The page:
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Jesus says on the cross “My God, My God, why have you abandoned me?” That is the first verse of Psalm 22. Let me tell you about Psalm 22. The Psalmist is presenting his personal experience of God. First, he claims that he is in complete darkness. Next the psalmist says, “They can count all of my bones.” That is a poetic way of saying that the psalmist is naked. No one can count bones with clothes on. The next thing the psalmist says is that he is surrounded by wild animals. Let me give you an idea of this kind of experience. When my family first went on vacation in the deep woods of Maine, we rented a cabin. In the back, there was a small tool shed. We needed a screwdriver, so I went in there to find one. There were no windows, so I felt around in the dark for the light switch. It took me a while to figure out that there were no switches, instead there was a pull chain in the middle of the shed. When the light came on, and when my eyes adjusted to the light, I realized I was looking at a spider in its web about the size of my face. I still get chills thinking about it. I can imagine what it must have been like for the psalmist to be in the dark with much larger animals with big teeth. The wild animals around him in the dark are described as a pack of dogs. Then there are the bulls of Bashan. Let’s talk about the bulls for a moment. Bashan is a country north of Jerusalem where there is a lot of rainfall. You can tell you get a lot of rain when you have to mow your lawn every day. These living lawn mowers get real huge.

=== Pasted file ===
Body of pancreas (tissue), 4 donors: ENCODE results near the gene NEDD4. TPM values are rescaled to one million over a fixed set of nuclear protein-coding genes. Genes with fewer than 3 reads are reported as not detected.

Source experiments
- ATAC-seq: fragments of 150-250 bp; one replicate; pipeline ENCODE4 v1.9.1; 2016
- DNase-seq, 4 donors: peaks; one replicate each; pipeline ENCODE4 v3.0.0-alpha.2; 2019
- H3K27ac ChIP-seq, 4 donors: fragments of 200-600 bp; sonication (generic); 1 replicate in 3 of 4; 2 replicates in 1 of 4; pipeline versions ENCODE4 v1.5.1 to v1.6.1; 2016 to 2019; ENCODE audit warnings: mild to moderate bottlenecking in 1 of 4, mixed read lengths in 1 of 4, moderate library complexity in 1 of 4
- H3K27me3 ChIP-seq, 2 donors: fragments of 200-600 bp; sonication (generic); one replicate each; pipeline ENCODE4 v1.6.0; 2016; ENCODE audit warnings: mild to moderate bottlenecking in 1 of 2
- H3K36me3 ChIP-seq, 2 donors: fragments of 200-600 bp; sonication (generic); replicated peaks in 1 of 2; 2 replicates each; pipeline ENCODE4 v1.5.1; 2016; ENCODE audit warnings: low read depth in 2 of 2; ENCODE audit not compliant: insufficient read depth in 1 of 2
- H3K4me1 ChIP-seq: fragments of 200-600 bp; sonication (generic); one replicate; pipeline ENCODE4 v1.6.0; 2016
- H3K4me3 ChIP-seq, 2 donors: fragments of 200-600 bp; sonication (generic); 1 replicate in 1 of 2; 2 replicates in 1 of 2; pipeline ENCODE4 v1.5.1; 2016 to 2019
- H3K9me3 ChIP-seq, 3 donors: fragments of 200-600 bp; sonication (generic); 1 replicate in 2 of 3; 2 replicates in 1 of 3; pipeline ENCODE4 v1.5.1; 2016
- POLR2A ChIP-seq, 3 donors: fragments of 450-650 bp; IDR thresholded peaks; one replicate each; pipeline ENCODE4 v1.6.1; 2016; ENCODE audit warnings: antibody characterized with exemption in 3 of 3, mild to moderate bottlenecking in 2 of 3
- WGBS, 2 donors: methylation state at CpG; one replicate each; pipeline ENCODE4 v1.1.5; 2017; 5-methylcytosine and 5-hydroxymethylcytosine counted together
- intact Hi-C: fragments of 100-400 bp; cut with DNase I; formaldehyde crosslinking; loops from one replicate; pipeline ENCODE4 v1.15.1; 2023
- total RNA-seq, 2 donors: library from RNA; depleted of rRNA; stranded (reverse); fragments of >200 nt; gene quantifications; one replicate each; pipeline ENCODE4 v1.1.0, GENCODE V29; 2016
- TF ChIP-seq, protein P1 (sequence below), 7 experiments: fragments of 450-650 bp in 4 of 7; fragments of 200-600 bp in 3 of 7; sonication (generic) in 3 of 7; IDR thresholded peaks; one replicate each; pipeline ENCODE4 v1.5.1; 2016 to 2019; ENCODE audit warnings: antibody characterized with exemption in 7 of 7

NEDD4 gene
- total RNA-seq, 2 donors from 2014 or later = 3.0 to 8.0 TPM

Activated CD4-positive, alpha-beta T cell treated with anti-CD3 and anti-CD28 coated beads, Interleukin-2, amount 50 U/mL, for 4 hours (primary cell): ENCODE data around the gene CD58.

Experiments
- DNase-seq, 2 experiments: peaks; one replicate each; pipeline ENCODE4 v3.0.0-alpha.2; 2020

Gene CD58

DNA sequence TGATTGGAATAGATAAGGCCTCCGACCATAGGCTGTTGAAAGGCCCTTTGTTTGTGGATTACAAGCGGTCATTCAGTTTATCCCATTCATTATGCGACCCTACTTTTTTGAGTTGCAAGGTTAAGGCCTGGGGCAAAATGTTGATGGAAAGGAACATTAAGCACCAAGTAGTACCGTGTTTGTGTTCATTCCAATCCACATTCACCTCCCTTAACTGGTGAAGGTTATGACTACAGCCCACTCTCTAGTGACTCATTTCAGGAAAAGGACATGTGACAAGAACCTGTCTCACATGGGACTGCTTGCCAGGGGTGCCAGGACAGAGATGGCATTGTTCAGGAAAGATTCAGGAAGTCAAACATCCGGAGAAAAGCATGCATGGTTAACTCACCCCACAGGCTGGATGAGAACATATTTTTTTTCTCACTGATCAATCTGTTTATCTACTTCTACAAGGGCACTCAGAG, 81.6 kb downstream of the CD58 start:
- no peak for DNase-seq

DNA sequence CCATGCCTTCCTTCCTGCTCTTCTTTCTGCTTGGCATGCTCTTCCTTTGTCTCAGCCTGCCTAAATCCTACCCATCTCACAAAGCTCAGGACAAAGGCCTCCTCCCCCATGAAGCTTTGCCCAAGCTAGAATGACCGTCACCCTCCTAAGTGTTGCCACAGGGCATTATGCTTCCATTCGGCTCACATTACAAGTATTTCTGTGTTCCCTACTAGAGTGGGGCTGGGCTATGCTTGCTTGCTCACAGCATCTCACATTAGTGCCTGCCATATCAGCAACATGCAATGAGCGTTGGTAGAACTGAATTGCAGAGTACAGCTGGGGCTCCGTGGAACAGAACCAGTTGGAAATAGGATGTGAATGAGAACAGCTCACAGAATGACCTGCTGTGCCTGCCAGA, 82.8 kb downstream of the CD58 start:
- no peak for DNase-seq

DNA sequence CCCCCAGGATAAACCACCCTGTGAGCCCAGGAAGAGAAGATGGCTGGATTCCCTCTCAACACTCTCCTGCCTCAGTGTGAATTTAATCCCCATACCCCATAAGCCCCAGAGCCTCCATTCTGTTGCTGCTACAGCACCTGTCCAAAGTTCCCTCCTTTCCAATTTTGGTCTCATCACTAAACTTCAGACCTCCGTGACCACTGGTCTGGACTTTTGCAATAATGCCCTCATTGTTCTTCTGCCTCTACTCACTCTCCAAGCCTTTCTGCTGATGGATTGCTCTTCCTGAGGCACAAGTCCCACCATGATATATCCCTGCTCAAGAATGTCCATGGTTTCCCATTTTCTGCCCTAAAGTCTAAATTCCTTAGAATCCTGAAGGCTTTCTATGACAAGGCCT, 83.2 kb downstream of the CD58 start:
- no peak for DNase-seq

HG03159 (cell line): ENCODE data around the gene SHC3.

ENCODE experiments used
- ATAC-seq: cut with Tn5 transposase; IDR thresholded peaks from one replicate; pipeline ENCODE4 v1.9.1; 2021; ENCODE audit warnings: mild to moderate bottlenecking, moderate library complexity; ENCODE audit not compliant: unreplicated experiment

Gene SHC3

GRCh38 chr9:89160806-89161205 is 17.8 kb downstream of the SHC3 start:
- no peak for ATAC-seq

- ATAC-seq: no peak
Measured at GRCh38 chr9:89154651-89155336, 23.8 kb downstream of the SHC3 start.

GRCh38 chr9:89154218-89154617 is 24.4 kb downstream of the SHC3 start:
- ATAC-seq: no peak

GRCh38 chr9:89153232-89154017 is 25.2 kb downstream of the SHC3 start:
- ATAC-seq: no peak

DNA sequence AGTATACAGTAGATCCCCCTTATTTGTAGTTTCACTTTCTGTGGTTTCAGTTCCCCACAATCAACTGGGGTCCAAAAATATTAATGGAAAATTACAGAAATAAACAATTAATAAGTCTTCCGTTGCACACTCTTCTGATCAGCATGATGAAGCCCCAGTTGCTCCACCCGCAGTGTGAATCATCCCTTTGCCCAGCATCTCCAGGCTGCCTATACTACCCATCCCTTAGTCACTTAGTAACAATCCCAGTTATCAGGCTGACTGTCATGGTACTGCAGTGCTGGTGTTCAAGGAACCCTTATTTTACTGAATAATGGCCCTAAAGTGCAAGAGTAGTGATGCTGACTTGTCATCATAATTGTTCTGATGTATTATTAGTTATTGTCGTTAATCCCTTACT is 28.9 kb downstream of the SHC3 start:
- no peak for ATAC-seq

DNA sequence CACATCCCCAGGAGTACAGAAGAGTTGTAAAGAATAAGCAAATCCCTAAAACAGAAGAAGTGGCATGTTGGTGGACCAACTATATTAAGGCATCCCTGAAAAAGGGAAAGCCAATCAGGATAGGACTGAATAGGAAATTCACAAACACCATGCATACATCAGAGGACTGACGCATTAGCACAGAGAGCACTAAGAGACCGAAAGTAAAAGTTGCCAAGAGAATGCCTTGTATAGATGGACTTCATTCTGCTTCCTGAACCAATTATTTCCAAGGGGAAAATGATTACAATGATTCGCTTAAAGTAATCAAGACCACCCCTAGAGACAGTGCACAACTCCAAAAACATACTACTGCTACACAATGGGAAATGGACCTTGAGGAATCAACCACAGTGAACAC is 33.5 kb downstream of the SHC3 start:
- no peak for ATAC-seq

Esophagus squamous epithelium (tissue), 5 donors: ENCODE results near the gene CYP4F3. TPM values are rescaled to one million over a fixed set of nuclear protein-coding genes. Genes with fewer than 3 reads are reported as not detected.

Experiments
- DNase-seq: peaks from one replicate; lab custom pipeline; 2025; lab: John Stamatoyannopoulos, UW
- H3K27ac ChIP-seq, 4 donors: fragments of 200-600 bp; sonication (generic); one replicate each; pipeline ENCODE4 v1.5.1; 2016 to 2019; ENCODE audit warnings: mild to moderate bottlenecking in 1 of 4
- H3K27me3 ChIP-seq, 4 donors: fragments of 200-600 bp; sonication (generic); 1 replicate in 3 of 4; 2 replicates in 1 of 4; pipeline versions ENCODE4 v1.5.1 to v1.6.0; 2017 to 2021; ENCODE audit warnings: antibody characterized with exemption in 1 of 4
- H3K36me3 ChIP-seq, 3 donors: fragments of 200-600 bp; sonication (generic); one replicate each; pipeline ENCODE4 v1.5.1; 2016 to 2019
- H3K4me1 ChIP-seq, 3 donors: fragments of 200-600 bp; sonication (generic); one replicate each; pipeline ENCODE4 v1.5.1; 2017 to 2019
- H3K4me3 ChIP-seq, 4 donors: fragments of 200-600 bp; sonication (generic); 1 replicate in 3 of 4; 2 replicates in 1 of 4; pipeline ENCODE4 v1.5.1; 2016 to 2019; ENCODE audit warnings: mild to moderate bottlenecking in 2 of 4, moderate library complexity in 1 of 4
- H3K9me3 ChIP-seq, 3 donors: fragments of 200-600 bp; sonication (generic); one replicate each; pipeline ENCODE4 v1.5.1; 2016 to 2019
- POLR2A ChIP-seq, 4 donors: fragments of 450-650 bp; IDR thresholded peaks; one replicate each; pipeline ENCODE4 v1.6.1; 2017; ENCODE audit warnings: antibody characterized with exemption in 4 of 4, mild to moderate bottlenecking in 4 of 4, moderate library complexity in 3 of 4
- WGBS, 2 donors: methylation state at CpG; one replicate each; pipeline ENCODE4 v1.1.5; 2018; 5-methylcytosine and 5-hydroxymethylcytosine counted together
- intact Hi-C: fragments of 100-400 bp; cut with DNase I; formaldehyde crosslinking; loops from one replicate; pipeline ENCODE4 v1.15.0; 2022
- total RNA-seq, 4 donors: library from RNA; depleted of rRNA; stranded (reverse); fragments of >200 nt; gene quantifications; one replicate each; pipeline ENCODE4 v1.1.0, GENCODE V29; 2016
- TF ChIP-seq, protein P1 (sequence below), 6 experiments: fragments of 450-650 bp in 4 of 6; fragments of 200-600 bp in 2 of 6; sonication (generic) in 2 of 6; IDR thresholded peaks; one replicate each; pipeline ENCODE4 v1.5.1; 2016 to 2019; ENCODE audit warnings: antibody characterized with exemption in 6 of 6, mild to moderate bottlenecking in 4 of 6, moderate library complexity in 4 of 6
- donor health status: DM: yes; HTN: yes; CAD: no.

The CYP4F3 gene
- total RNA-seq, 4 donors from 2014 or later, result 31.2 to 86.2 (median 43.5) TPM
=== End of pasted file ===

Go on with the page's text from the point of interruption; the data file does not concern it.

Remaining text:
Let’s summarize the situation. The psalmist is naked, completely exposed without any protection in the dark with wild animals that are closing in for the kill. Just at the moment of impact, the psalmist cries out: “Thank you, God. You are so great; I knew you are always wonderful. I am going to tell everyone about you….” Hold it, stop the psalm for a minute. What happened? What did God do? What happened to all those wild animals? It doesn’t say. For years this psalm was passed on from one generation to another with people asking, “What happened to the wild animals?” We find out when Jesus cries out “My God, My God why have You forsaken Me?” He becomes the psalmist. This is His experience of the prayer. He is the one who is stripped of His garments. He is the one who is in the darkness, which covers the land. He is the one who is surrounded by an enemy that behaves like bloodthirsty wild animals. Just at the moment of death Jesus cries out, like the psalmist, and we find out what God did to the evil doers. The veil at the temple, which is forty feet high, is ripped from top to bottom and for the first time, everyone could see the holy of holies. Meanwhile, at the foot of Jesus’ cross, a veil was removed from the evil doers below. Now, they could see what He was never able to see before and they said, “Truly this is the Son of God.” We now know what God did to the wild animals, the sinners – the enemies of Jesus. Now we know what happened. God does not destroy His enemies. He wins them over. He saves them.Back to All Homilies